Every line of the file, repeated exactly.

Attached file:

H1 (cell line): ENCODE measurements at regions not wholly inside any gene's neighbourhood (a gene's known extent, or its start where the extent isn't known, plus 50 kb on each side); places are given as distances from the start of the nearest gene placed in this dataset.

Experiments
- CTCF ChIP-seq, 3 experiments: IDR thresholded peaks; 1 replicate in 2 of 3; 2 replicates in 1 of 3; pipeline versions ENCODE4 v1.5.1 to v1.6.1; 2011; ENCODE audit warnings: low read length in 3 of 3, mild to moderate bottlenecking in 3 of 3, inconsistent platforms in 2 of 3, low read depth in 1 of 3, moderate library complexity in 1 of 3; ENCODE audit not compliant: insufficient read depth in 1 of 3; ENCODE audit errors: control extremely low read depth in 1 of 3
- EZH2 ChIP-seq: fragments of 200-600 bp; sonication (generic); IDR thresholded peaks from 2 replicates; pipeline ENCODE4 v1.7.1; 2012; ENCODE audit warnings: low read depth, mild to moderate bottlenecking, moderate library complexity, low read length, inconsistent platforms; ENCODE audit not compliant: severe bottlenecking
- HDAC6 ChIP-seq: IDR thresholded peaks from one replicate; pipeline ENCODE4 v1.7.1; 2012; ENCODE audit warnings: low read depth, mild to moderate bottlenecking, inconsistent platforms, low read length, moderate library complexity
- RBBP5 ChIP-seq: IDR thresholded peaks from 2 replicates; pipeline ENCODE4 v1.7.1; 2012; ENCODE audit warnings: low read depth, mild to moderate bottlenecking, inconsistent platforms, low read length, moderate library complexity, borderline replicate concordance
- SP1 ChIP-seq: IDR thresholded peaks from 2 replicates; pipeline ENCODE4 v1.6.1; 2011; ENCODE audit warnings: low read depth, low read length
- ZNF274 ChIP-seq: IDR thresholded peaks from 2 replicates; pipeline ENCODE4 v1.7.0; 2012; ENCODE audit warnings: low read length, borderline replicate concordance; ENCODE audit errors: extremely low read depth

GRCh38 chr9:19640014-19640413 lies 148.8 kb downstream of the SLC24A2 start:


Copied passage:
H1 (cell line): ENCODE measurements at regions not wholly inside any gene's neighbourhood (a gene's known extent, or its start where the extent isn't known, plus 50 kb on each side); places are given as distances from the start of the nearest gene placed in this dataset.

Experiments
- CTCF ChIP-seq, 3 experiments: IDR thresholded peaks; 1 replicate in 2 of 3; 2 replicates in 1 of 3; pipeline versions ENCODE4 v1.5.1 to v1.6.1; 2011; ENCODE audit warnings: low read length in 3 of 3, mild to moderate bottlenecking in 3 of 3, inconsistent platforms in 2 of 3, low read depth in 1 of 3, moderate library complexity in 1 of 3; ENCODE audit not compliant: insufficient read depth in 1 of 3; ENCODE audit errors: control extremely low read depth in 1 of 3
- EZH2 ChIP-seq: fragments of 200-600 bp; sonication (generic); IDR thresholded peaks from 2 replicates; pipeline ENCODE4 v1.7.1; 2012; ENCODE audit warnings: low read depth, mild to moderate bottlenecking, moderate library complexity, low read length, inconsistent platforms; ENCODE audit not compliant: severe bottlenecking
- HDAC6 ChIP-seq: IDR thresholded peaks from one replicate; pipeline ENCODE4 v1.7.1; 2012; ENCODE audit warnings: low read depth, mild to moderate bottlenecking, inconsistent platforms, low read length, moderate library complexity
- RBBP5 ChIP-seq: IDR thresholded peaks from 2 replicates; pipeline ENCODE4 v1.7.1; 2012; ENCODE audit warnings: low read depth, mild to moderate bottlenecking, inconsistent platforms, low read length, moderate library complexity, borderline replicate concordance
- SP1 ChIP-seq: IDR thresholded peaks from 2 replicates; pipeline ENCODE4 v1.6.1; 2011; ENCODE audit warnings: low read depth, low read length
- ZNF274 ChIP-seq: IDR thresholded peaks from 2 replicates; pipeline ENCODE4 v1.7.0; 2012; ENCODE audit warnings: low read length, borderline replicate concordance; ENCODE audit errors: extremely low read depth

GRCh38 chr9:19640014-19640413 lies 148.8 kb downstream of the SLC24A2 start: